Every strong natural calamity leaves a trace of destruction behind in the form of debris. It often contains a mix of wood, plastic, metal, drywall, oil, electronics, and plaster - all of it waterlogged. Large-scale natural disasters, like hurricanes Katrina and Harvey, have the power to generate debris in quantities much greater than the amount of waste many communities handle each year.
So, where does hurricane debris go, and why throwing it away like regular trash is unacceptable? Read on to find out!
Why Is Hurricane Debris Toxic?
Large scattered masses of rubbish and various remains mixed with contaminated water make storm debris too dangerous to be dumped together with the regular household trash.
If such toxic waste ends up in an unlined landfill, it can contaminate groundwater. Besides, debris can become even more dangerous depending on its composition. For instance, the gypsum in drywall decomposes into hydrogen sulfide gas that, in turn, can cause severe poisoning and death.
Debris Sorting Strategy
Residents whose homes have been affected by the natural disaster have to take the process of dealing with debris with all seriousness. Everything that was destroyed during the emergency, especially items affected by water, must be removed from the home as quickly as possible.
The waste should be sorted into six categories:
- Regular trash - normal household rubbish like food, packaging, paper, etc. This is the only category of garbage you can throw away following the usual procedure.
- Construction and demolition debris - furniture, lumber, drywall, plumbing, flooring, carpet, mattresses, etc.
- Hazardous waste - batteries, paint, cleaning chemicals, etc. Items falling under this category shouldn’t be disposed of the way other debris is, as they can create a fire hazard.
- Appliances and white goods - dishwashers, dryers, refrigerators, stoves, etc.
- Electronics - TVs, computers, printers, and other devices with a cord.
- Vegetative debris - logs, branches, plants, and leaves. Don’t place them in plastic bags!
The separated debris, except for regular household trash and hazardous waste, should be placed at the curbside for pickup. Make sure that each pile is not touching electrical lines, water meters, mailboxes, and fire hydrants.
After the natural disaster, stay alert for updates and cleanup dates from the local media. Ensure that everything is at the curb for pick up by the announced date. Cleanup crews usually proceed from one street to another, collecting only the debris placed at the curb. The priority in hurricane debris cleanup goes to emergency access roadways.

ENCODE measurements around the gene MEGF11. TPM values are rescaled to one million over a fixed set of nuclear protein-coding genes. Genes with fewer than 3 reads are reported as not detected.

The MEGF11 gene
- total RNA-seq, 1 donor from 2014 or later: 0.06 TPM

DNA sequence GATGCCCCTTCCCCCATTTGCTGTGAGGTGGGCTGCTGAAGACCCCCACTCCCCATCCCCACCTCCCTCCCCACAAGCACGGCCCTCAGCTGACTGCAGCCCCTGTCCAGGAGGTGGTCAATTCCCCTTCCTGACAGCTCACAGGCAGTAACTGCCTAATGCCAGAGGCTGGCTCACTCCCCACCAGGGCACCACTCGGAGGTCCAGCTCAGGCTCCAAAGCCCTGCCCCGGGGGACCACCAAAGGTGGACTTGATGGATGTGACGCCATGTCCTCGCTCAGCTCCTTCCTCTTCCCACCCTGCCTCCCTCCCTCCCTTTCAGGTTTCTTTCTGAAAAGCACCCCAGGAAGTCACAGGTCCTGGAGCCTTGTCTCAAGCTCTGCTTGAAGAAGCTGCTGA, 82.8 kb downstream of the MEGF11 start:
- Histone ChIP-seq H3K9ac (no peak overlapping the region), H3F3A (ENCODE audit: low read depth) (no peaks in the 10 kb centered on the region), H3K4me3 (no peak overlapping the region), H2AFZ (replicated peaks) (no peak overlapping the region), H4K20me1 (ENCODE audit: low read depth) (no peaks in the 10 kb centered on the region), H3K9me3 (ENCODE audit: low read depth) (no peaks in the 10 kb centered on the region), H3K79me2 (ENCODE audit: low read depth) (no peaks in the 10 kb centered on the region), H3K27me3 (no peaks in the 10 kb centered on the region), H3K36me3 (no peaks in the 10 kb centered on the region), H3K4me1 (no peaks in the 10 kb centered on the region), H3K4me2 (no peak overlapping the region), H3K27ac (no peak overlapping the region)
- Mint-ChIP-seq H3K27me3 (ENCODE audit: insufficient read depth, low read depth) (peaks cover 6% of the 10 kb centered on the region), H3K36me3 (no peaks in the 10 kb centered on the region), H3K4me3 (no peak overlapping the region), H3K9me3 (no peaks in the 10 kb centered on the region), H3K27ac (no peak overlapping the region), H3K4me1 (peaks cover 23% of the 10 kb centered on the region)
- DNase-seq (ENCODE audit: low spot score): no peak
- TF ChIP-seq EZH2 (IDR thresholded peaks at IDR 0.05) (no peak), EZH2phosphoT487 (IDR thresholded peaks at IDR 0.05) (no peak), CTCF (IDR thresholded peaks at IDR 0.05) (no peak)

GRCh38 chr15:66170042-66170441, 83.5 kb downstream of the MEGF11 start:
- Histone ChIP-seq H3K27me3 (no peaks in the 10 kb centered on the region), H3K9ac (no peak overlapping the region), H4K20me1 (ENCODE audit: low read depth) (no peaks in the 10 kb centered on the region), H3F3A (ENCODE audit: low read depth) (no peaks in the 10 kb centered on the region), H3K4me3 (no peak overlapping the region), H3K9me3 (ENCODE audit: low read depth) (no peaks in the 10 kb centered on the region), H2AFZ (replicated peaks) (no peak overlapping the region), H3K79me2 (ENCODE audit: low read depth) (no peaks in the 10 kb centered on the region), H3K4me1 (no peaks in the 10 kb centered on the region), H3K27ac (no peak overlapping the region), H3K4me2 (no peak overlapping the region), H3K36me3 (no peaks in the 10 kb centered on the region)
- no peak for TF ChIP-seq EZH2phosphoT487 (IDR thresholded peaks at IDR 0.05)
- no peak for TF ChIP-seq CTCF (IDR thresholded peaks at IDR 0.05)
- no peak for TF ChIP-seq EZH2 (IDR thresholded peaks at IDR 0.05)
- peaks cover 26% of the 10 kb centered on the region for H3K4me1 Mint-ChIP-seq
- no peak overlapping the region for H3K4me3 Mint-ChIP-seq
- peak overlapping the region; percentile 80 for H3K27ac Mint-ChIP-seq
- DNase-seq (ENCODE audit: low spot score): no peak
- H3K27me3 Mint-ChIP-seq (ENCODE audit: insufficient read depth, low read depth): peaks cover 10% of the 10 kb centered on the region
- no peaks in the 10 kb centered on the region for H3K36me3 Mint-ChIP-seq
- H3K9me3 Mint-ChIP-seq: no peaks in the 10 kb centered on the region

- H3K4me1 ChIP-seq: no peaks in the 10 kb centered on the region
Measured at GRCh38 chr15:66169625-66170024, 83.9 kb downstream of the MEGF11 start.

Storm Debris Removal
The piles of damp debris waiting to be picked up in front of homes have a high chance of spreading mold, so fast cleanup is an absolute necessity.
The disaster cleanup professionals typically drive trucks equipped with backhoes and collect the sorted waste from the curbside. The debris is then taken to the designated areas approved by the local municipality. These facilities include:
- MSW landfills
- C&D landfills
- Hazardous waste landfills
- MSW combustion facilities
- Hazardous waste combustion facilities
- Medical waste incinerators
- Wood-fired boilers
- Electric arc furnaces
Normally, municipal landfills can accommodate small quantities of hazardous trash without a substantial threat to the environment. However, due to the extent of large natural emergencies, most counties have to collect such waste and use a staging area to store it before it’s disposed of by a contractor. Note that you have to contact local authorities separately to organize the pickup of hazardous hurricane debris.
Safety Tips for Dealing with Storm Debris
When handling the debris sorting process and navigating in an environment that has recently suffered from a natural disaster, it’s essential to take every precaution possible. Here are some useful tips to keep in mind:
- Make sure you place the sorted debris strictly in the designated places, avoid blocking driveways with it, and don’t stack it next to any other objects to guarantee its smooth pickup.
- Keep kids away from the debris piles, as they can be extremely dangerous. Objects like broken glass, nails, and jagged wood can cause injuries. Besides, debris often attracts rodents and bugs, which increases the risks of nasty bites.
- Don’t park your vehicle anywhere near the debris pile area to make it easier for the cleanup service operator to pick up all the waste.
- When driving behind debris-loaded trucks, keep an adequate distance, as the materials can fly out, causing an accident or driving hazard.
- There should be no open flames and lit cigarettes in close proximity to debris piles because they can contain flammable materials.
You can find even more detailed information on disaster cleanup and safety measures in our comprehensive guide.Also, remember that you’re not recovering from a natural disaster alone. Teaming up with your local community for mutual help and support is extremely effective not only for cleaning up hurricane and storm debris but also for your emotional state.